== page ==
Leftists seem to be completely enamored with the idea of smart guns. The Daily Beast is just the latest to laud the technology in a post about the subject. It’s a talking point that is parroted time and time again, the idea that a smart gun will ultimately be the solution to gun violence.
However, The Daily Beast is also one of the rare left-leaning outlets that actually touches on part of the problem with smart guns.
But smart guns remain a novelty, for more than a few reasons. First, making a gun “smarter” requires technological work that makes it, by definition, a more expensive purchase. Second, guns with added accessories make for a bulkier product, rendering them less desirable—an issue Cohen and his team tried to deal with in creating their smart gun, which uses embedded technology.
The problem with smart guns isn’t that they are trying to be safer. Indeed, that’s a noble aspect that is desperately needed in America right now, as the body count of gunshot victims rises. Preventing people from using firearms they aren’t supposed to be able to use—whether that is from stealing it, or accessing a family member’s gun trove for suicide or murder, intentional or accidental—will unquestionably be useful in making guns safer.
But smart guns won’t solve America’s sadly unique gun violence epidemic. Most American mass shooters had access to use their own firearm. And smart guns won’t stop a mentally ill person from being able to use their own gun, or a person determined to use a gun to find a way to use one.
We’re also not even sure if smart guns can work. Julia Wolfson, an assistant professor at the University of Michigan School of Public Health who has studied gun violence prevention policies, said the data simply do not exist to argue that smart guns can save lives.
And they won’t.
Even while lauding the technology – in particular, a biometric and RFID-enabled holster for securing the gun – I have to applaud The Daily Beast for trying to take an honest look at the issue about smart guns.
However, there are other things that get missed.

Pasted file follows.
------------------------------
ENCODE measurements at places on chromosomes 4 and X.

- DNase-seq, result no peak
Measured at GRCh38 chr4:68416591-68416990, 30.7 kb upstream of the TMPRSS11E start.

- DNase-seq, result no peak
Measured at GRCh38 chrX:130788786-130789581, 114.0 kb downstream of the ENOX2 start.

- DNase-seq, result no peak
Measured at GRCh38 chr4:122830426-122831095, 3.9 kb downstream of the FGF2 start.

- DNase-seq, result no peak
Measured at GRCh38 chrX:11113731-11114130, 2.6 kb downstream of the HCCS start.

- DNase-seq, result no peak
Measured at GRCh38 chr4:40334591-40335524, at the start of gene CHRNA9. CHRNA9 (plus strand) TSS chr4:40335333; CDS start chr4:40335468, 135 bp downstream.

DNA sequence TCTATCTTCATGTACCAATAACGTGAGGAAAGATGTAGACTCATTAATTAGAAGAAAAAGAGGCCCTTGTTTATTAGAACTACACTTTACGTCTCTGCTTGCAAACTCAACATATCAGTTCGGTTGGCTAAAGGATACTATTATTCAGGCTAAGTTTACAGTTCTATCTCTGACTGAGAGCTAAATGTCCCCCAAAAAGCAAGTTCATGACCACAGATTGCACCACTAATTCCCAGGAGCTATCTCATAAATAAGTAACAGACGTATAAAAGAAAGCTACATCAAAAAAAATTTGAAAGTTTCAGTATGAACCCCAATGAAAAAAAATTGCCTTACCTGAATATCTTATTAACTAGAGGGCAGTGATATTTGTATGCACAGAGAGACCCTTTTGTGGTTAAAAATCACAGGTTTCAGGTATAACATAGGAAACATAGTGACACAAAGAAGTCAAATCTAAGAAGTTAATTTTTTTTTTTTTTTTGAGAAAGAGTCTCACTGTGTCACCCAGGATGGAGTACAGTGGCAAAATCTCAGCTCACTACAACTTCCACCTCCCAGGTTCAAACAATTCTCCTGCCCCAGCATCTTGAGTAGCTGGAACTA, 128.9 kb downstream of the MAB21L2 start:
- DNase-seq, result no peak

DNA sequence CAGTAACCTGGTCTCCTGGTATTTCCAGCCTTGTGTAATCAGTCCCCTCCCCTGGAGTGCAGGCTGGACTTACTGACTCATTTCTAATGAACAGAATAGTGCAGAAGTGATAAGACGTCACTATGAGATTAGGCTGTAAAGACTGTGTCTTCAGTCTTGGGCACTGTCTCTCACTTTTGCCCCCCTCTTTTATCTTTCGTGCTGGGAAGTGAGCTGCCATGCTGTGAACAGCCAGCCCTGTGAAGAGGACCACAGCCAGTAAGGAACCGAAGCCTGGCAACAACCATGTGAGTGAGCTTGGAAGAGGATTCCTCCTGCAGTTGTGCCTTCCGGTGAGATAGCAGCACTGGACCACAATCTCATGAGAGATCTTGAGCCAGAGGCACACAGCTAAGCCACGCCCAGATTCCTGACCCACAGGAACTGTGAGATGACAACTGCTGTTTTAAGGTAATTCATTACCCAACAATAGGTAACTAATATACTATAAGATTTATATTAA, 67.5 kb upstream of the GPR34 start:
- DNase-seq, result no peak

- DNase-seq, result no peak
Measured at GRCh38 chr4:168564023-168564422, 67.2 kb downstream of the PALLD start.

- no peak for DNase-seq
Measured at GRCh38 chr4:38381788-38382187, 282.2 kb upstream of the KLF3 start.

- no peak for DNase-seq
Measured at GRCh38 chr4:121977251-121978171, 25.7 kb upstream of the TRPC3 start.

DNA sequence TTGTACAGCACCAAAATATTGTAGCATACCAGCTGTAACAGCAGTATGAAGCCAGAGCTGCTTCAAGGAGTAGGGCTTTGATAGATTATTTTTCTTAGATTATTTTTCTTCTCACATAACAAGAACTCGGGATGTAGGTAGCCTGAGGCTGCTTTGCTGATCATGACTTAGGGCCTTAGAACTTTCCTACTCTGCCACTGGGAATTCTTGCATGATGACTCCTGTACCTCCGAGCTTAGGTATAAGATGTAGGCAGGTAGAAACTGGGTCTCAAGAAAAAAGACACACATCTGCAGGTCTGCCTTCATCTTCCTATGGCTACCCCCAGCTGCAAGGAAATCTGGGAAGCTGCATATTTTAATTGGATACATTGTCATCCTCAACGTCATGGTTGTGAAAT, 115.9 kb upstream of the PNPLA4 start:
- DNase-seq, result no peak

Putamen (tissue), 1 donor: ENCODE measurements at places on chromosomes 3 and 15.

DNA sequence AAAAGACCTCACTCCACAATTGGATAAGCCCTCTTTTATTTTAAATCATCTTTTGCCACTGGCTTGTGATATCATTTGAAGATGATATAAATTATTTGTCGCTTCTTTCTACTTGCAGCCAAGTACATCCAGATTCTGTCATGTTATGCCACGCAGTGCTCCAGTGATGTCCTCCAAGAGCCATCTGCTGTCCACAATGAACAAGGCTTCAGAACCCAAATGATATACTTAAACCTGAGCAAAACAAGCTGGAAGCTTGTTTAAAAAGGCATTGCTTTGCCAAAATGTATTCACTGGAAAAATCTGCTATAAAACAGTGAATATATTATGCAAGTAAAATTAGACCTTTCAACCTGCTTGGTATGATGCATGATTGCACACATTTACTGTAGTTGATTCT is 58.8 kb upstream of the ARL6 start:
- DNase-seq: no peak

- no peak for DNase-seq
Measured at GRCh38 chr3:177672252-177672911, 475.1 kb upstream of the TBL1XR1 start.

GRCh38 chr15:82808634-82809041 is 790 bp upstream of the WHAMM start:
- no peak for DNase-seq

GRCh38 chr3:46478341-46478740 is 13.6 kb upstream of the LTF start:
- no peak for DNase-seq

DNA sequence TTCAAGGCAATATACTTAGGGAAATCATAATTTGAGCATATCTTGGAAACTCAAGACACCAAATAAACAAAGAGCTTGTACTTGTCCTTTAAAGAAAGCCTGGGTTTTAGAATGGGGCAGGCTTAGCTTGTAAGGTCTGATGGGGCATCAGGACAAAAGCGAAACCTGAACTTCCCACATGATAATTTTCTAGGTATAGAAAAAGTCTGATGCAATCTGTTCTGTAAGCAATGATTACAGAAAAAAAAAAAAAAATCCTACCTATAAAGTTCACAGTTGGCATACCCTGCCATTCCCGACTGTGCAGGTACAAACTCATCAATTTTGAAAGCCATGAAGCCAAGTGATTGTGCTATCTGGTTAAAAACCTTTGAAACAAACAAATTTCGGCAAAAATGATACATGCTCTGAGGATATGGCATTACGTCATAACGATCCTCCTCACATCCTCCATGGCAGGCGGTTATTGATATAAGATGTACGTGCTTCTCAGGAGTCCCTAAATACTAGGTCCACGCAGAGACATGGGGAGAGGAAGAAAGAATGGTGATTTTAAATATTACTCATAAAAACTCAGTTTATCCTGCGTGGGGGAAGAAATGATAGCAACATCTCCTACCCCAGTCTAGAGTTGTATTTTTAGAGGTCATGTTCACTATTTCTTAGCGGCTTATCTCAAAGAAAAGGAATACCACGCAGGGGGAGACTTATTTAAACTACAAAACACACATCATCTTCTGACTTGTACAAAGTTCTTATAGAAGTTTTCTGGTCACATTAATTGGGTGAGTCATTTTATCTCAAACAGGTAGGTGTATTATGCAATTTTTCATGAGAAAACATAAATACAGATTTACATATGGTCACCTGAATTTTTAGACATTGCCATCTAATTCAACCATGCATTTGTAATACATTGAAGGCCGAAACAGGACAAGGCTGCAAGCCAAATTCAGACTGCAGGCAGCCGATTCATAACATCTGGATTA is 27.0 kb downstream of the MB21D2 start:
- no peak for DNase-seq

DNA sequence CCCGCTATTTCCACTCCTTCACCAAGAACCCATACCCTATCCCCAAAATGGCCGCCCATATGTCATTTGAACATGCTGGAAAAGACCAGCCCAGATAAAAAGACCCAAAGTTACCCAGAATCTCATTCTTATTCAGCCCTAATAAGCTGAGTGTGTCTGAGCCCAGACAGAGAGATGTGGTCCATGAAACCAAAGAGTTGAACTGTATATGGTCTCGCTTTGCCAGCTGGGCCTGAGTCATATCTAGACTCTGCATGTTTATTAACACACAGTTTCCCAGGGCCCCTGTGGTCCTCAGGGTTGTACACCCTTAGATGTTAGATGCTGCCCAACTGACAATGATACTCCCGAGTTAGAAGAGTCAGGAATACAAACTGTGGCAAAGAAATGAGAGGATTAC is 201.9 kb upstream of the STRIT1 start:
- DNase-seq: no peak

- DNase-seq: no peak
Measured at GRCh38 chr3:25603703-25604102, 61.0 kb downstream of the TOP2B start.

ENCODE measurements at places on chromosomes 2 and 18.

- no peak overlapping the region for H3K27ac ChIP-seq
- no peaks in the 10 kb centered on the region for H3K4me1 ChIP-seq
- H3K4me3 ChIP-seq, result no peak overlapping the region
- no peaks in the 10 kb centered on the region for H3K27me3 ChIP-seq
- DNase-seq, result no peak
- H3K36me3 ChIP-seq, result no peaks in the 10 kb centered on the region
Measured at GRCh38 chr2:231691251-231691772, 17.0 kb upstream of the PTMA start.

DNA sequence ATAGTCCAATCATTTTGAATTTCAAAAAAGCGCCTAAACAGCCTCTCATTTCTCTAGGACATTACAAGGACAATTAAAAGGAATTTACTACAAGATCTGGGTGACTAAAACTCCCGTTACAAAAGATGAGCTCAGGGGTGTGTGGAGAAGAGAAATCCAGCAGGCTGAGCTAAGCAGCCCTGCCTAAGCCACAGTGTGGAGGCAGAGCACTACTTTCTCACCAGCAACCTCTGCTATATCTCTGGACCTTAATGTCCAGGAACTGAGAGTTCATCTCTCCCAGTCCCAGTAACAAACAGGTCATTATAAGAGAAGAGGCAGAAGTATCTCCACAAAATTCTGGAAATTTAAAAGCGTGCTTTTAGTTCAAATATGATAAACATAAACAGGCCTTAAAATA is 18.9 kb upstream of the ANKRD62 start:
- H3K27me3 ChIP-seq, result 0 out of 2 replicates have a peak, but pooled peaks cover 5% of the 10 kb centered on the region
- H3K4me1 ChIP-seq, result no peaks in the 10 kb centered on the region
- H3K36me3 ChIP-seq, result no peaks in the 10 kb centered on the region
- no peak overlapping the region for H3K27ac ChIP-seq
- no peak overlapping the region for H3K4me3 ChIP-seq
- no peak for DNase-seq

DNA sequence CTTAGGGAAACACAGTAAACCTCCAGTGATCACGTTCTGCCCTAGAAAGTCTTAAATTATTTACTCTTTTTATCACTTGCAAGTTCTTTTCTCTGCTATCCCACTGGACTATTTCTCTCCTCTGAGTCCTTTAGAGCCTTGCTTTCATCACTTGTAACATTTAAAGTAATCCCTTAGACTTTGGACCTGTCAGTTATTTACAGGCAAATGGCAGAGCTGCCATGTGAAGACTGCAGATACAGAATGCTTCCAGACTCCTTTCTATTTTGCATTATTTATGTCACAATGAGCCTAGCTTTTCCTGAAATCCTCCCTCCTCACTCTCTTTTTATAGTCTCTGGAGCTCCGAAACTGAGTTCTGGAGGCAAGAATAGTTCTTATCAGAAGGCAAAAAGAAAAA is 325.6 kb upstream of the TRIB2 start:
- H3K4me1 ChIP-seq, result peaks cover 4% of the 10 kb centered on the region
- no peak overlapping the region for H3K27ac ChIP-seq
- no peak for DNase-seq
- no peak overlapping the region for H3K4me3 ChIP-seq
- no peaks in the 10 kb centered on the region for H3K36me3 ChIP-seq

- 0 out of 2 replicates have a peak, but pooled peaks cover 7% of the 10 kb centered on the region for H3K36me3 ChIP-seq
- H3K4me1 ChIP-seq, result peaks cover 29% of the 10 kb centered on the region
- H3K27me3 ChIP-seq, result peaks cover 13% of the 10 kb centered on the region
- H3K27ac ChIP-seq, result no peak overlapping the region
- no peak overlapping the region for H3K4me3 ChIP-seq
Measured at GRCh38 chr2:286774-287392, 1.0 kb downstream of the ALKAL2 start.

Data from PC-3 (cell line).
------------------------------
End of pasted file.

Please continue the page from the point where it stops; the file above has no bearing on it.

For one, any technology can fail, but the more advanced and complicated, the more opportunity for failure. With regard to smart guns, that means not being able to use a firearm when you need it most.
Further, by only allowing a small number of people to use the gun, typically the owner, it means that even if everything works perfectly, the gun might not be deployable in the case of an emergency.
If I’m incapacitated for some reason, I want my wife to be able to access my gun to protect herself and our children.
And none of that touches on how smart guns are firearms you just can’t try out with your buddies. Shooting can be a very social activity. There’s something grand about a bunch of guys getting together at a range and shooting, trying out each other’s guns, getting an idea of what else you might like down the road.
You can’t do that with a smart gun. I can’t let my buddy shoot it to see if he’d like it.
And none of the discussion out there seems to even touch on used firearm sales. Can I sell my smart gun? If so, how will that work?
The fact is, this tech sounds like a solution to everything, and it’s not. In fact, it may cause more problems than it will allegedly solve. There’s a reason so many of us oppose the technology. It’s not that we wouldn’t welcome a way to protect our guns from being used by thieves or curious children. Far from it. We just don’t trust the tech to both do that and work every single time we need it, even if we’re not the ones with the finger on the trigger.
So why are leftists so enamored with this technology?
It’s simple. It allows them to pretend to be something other than anti-Second Amendment by saying, “Oh, no, I support your right to bear arms. I just want to end gun violence,” all while failing to actually address violence. It’s just that simple.
In fact, the potential for failure may be more of a bug than a feature to a handful of leftists who view self-defense as some kind of moral wrong.
Basically, smart gun technology provides all things to the left that they could possibly want. Unfortunately, there’s really no advantage to us to accept it.